The best books on occult, witchcraft, and a little mystery

Who am I?

From the time I was very young, Witchcraft and the supernatural have always fascinated me. I can remember staying up late to watch horror movies or reading an Edgar Allen Poe book under the sheets with a flashlight when I was supposed to be asleep. I knew this was never a phase or something I would “outgrow”; the spell had been cast and I was forever in its power. I’ve tried to read everything I could on Witchcraft, its history and practice and anything regarding the occult. It was all of this reading and research that really helped me to write Widdershins and everything that came after. Enjoy the list!


I wrote...

Widdershins

By Eve Lestrange,

Book cover of Widdershins

What is my book about?

Widdershins introduces a strong female character into the horror genre-Christina Lafage, an Eighteenth-Century French girl who sells her soul for the fierce power of the black arts. Christina's world is filled with spell casting, black magic, distant lands, and intense power. The story unfolds with Christina's introduction to the black arts by a mysterious benefactor that she meets in a wooded grove. This benefactor, Madame Duchamp, takes Christina under her wing and teaches her to use the powers of the occult and bend the laws of nature to her will as they provide spells and services for the wealthy aristocrats of Paris. The story quickly explodes into an electrifying series of events that lead her to Egypt where her power is put to the ultimate test.

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The books I picked & why

Book cover of The Tomb and Other Tales

Eve Lestrange Why did I love this book?

This was the first book I ever read by HP Lovecraft and after reading it, I read everything else that I could find by such a talented writer. Lovecraft’s stories are dark, doom-ridden tales that are filled with cosmic horror, nightmarish landscapes, and indescribable monsters. But it’s not only the tales themselves that captivated me, it’s the style in which they were written. Lovecraft has such a beautiful literary style of writing that really made me feel what the characters felt and see what horrors they witnessed. His work definitely inspired me to pick up pen and paper and write stories of my own.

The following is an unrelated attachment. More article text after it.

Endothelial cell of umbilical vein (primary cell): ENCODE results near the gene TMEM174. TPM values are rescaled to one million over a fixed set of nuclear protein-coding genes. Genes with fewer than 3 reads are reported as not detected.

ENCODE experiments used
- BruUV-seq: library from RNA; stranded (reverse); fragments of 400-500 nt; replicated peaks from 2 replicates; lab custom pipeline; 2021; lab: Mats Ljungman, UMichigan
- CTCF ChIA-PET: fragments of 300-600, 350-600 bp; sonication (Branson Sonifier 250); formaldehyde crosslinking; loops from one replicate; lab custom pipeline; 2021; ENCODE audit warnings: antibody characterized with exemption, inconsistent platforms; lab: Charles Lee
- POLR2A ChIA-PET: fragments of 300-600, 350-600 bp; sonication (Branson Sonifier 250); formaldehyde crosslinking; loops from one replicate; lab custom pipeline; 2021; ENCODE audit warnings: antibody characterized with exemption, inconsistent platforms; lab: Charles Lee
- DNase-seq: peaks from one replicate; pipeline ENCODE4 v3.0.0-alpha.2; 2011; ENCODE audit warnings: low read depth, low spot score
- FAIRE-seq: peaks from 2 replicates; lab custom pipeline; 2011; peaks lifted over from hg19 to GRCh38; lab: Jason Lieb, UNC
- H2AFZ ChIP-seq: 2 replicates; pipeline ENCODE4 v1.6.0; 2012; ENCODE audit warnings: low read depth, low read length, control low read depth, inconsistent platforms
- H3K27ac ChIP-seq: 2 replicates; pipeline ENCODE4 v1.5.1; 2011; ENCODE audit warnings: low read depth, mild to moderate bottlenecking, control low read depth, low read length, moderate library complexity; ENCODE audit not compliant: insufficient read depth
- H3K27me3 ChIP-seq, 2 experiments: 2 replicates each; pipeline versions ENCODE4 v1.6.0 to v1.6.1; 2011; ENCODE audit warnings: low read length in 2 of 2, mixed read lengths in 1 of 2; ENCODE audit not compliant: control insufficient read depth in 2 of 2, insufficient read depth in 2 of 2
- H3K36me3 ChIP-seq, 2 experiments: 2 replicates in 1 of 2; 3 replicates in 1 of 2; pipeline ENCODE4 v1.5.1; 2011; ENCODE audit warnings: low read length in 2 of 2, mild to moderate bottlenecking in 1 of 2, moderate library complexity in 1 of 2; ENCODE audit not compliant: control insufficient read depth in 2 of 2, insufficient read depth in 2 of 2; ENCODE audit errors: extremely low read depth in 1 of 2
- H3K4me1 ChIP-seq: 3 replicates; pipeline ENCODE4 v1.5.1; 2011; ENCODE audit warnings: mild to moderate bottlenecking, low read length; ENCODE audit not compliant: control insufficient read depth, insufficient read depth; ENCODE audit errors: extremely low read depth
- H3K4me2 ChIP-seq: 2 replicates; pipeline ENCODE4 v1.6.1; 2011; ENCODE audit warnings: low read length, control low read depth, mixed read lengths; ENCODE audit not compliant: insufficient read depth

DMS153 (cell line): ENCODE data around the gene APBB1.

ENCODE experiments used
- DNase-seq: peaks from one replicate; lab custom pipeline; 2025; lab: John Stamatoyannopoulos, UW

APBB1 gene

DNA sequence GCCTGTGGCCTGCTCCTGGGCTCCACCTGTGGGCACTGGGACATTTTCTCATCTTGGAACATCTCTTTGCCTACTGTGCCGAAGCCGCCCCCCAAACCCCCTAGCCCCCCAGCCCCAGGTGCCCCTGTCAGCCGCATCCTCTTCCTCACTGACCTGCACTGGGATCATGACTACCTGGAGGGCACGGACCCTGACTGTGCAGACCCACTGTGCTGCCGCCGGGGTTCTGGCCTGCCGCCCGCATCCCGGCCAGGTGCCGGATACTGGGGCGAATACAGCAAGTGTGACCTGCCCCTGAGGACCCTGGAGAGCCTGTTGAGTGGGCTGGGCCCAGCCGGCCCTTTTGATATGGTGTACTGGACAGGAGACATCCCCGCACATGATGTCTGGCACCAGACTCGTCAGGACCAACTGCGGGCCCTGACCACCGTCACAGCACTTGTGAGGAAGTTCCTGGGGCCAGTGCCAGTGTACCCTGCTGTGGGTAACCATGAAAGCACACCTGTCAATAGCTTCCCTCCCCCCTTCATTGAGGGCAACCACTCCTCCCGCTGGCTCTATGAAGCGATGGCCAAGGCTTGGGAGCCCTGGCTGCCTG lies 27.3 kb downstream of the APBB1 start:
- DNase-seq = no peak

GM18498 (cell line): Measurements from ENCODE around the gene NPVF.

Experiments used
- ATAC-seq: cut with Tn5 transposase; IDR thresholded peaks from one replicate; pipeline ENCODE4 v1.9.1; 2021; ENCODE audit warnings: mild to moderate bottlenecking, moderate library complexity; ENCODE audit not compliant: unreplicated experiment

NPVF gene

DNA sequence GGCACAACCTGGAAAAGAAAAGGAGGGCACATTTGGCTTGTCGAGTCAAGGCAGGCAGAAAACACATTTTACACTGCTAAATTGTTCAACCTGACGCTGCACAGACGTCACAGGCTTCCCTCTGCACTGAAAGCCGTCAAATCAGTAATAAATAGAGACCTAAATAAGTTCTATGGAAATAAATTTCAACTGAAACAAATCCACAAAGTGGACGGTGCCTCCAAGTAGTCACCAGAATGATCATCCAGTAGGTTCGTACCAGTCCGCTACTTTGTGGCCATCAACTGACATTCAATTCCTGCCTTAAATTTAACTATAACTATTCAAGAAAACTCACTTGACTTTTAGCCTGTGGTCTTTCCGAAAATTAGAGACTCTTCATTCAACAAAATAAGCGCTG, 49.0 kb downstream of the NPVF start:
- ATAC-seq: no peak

By H. P. Lovecraft,

Why should I read it?

1 author picked The Tomb and Other Tales as one of their favorite books, and they share why you should read it.

What is this book about?

This extraordinary collection features 13 spine-tingling tales of delicious terror by the unquestioned master of the horror genre, as well as portions of stories he never fully completed. Discover how the mind of H.P. Lovecraft worked, and how much his early and late stories tell about this intriguing writer.


Book cover of The Golden Bough

Eve Lestrange Why did I love this book?

Being a fan of history, mythology, and folklore really drew me to this book. It delves into ancient magic, pagan practices, and other traditions that continue to this day. The book was thoroughly researched and opens a window into mankind’s beliefs and superstitions throughout the ages. The book explores the similarities between different cultures’ creation myths and ritualistic practices as well as Christianity’s appropriation of many pagan holidays, rituals, and locations. Anyone interested in mythology or folklore should definitely have this on their reading list.